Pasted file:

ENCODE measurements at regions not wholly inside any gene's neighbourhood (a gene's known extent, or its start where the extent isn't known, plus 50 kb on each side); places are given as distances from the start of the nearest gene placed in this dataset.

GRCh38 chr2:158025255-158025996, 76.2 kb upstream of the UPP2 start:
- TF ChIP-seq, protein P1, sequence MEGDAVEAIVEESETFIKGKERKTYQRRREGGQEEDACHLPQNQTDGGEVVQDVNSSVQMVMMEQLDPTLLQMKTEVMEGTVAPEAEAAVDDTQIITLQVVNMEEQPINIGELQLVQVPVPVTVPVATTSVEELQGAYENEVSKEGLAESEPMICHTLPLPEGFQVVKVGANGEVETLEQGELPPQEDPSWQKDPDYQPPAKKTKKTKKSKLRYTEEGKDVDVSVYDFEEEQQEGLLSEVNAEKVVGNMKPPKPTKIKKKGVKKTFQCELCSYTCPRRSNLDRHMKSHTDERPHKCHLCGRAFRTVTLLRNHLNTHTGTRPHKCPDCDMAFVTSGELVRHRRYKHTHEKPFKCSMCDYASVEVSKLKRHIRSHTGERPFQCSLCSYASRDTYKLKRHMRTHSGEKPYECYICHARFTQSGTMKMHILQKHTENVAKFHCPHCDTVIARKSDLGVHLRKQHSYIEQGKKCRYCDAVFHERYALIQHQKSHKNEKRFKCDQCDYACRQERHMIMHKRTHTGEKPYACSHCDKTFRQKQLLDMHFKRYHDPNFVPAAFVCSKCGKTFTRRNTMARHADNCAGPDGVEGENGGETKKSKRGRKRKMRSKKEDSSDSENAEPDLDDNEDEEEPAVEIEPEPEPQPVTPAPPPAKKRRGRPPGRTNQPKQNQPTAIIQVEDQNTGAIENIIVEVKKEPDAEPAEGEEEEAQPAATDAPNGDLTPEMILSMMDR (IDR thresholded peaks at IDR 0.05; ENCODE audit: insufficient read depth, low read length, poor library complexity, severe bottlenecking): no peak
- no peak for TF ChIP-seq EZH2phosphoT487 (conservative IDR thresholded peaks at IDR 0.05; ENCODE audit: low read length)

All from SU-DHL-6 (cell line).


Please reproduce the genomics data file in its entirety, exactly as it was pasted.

ENCODE measurements at regions not wholly inside any gene's neighbourhood (a gene's known extent, or its start where the extent isn't known, plus 50 kb on each side); places are given as distances from the start of the nearest gene placed in this dataset.

GRCh38 chr2:158025255-158025996, 76.2 kb upstream of the UPP2 start:
- TF ChIP-seq, protein P1, sequence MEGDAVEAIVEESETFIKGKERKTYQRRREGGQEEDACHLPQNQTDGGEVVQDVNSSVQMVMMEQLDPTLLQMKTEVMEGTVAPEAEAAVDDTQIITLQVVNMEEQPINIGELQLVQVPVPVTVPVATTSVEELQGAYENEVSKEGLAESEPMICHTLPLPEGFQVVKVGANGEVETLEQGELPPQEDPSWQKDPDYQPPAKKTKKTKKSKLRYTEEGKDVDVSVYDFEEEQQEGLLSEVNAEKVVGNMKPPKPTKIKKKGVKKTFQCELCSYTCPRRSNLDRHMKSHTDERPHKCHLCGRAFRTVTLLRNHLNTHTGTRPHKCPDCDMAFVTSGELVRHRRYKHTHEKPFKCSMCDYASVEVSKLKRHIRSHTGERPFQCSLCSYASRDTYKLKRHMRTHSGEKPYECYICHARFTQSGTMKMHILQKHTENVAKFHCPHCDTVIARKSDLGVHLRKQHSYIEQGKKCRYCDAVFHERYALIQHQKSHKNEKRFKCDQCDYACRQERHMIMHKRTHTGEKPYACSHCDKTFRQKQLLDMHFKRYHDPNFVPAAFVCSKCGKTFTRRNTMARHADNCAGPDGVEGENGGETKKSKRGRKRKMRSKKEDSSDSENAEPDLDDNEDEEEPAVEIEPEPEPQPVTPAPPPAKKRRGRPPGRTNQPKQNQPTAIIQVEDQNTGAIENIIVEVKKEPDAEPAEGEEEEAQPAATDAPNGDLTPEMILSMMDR (IDR thresholded peaks at IDR 0.05; ENCODE audit: insufficient read depth, low read length, poor library complexity, severe bottlenecking): no peak
- no peak for TF ChIP-seq EZH2phosphoT487 (conservative IDR thresholded peaks at IDR 0.05; ENCODE audit: low read length)

All from SU-DHL-6 (cell line).